The earthquake in Haiti has left many people injured and deformed. Many of the victims require complex reconstructive surgical procedures. World wide assistance has been offered but the problem seems to be overwhelming. Dr. Craig Hobar, of the Dallas Plastic Surgery Institute, told the Dallas Morning News, “Either you say it’s too enormous; there’s no way; get me out of here – or you react like I hope we have; You say there’s too much pain and devastation, and I can’t fix it, but I’ve got to do everything I can do to help.” And he is truly doing everything that he can.
Dr. Hobar has steeped away from his practice in order to organize assistance for Haiti. He was approached to organize medical teams and logistics for specialists who wanted to help Haiti. By the fourth day after the quake Hobar was on the ground in Haiti along with two colleagues. This group performed around the clock amputations and trauma surgeries for three days. Hobar then returned to Texas to organize the help.
In 1991 Hobar had started a not-for-profit organization called Life Enhancement Association for People (LEAP). This organization performed medical missions around the world to help fix children’s facial and limb deformities, with annual medical missions. He said of the countries that they help, “For many of these countries we have become the team of last hope.”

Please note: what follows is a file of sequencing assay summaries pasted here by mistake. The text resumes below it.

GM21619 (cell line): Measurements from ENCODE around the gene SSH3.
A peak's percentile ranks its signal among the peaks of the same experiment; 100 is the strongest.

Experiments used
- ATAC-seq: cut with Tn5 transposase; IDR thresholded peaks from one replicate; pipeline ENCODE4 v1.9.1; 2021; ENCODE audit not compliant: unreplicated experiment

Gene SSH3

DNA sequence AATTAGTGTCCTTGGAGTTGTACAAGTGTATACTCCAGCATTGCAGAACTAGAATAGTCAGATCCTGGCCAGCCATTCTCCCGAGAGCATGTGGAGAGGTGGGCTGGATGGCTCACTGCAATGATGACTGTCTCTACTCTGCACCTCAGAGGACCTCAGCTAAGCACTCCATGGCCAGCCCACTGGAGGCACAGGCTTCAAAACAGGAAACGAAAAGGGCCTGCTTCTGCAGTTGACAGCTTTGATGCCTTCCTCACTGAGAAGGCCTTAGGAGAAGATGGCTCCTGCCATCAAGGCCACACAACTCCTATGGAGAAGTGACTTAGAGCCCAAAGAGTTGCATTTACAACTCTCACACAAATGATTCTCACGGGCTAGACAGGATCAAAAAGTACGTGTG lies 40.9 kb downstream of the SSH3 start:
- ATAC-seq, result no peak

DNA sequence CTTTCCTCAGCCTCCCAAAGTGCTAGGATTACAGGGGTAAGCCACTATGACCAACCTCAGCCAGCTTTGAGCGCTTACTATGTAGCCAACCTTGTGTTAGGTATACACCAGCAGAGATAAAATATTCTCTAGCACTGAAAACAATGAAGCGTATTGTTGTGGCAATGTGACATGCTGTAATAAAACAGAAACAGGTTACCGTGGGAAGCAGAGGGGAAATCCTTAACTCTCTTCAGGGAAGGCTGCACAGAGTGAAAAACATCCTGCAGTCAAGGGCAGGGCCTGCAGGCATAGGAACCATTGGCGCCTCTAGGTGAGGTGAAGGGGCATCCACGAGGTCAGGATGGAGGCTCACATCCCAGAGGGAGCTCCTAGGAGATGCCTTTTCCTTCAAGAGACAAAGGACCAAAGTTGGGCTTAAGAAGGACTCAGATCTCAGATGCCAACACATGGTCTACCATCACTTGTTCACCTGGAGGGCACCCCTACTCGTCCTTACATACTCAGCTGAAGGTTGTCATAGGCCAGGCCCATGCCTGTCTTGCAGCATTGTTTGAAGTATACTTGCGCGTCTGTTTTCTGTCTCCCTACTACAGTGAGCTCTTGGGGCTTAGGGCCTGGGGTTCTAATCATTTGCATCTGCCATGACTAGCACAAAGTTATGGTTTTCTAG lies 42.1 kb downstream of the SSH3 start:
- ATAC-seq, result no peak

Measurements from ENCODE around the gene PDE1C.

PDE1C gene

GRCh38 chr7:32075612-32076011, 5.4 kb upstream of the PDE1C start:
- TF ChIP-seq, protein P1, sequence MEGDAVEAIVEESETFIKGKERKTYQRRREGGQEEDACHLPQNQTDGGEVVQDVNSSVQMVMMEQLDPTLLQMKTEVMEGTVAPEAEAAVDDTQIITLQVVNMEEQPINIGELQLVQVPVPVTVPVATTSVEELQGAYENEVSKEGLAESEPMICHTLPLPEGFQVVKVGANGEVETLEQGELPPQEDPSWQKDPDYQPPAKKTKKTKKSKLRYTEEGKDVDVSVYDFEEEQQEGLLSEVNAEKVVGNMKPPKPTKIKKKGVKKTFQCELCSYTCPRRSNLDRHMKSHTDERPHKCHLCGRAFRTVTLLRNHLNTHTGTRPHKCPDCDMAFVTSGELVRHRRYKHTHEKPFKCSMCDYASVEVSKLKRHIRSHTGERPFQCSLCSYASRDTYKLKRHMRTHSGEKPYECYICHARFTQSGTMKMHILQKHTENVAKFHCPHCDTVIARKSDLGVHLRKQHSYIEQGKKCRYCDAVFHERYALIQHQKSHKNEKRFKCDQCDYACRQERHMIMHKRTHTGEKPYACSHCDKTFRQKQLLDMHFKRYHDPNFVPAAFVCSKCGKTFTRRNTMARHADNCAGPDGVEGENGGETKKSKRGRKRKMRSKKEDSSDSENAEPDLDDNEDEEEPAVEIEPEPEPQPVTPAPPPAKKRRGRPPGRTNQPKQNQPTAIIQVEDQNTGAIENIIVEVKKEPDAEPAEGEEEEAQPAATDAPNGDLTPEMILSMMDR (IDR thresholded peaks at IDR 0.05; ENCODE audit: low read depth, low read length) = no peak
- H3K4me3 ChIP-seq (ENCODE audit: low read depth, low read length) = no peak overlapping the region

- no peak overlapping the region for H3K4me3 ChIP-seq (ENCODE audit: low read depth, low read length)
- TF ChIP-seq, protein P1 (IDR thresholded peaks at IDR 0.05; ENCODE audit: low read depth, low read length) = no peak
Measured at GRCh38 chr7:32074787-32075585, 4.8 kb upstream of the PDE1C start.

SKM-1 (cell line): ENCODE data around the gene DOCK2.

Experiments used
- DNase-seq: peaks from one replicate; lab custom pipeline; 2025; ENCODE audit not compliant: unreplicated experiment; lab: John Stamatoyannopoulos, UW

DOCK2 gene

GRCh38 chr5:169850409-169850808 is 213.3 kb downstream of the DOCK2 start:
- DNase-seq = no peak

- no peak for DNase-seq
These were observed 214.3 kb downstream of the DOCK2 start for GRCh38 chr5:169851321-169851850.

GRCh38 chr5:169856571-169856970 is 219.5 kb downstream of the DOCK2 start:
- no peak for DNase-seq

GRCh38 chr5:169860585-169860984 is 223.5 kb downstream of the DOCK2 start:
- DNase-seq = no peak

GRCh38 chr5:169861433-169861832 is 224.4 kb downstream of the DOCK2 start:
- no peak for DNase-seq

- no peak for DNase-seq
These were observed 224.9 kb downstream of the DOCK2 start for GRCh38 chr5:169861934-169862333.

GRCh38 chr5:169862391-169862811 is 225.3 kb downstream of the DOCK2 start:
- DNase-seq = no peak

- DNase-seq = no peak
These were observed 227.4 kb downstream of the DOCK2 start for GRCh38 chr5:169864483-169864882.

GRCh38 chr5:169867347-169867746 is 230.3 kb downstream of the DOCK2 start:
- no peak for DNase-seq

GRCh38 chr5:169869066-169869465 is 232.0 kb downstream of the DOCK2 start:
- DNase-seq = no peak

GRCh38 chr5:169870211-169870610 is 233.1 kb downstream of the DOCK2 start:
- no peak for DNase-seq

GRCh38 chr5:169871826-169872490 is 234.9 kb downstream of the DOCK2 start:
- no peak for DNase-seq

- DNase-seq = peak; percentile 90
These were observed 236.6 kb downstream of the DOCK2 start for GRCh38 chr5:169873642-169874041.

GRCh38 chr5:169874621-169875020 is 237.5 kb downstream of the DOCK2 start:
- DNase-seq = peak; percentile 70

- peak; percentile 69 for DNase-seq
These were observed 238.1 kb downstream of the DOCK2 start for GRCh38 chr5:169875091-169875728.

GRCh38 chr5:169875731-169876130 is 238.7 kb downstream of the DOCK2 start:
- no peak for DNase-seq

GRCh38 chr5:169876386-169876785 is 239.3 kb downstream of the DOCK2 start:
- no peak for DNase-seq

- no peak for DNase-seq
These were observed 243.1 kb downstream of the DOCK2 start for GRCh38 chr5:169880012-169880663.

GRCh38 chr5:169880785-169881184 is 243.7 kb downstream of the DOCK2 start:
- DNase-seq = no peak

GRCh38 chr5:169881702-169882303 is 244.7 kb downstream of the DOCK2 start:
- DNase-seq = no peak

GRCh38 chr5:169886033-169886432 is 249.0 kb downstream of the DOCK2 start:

Now LEAP has come to Haiti’s aid. The organization has donated over $100,000 and has brought together volunteers to mount a long-term presence in Haiti. Hundreds of surgeons and other medical personnel from as far away as Germany and Turkey have volunteered. The personnel are on week long rotations to provide the medical care needed, especially post operation treatment. Donors were also generously available when needed. Some business men even offered their private jets for transporting teams to Haiti.
In the midst of the relief effort Dr. Hobar was happy and depressed at the same time. He was happy to be helping where he was needed and sad to see the devastation surrounding the people of Haiti. A hand surgeon by the name of Dr. John Elfar summed it up well when he said, “You can’t do this work too long. It’ll break your heart. Still, it’s not very often you feel like you’ve gone to the right place and done the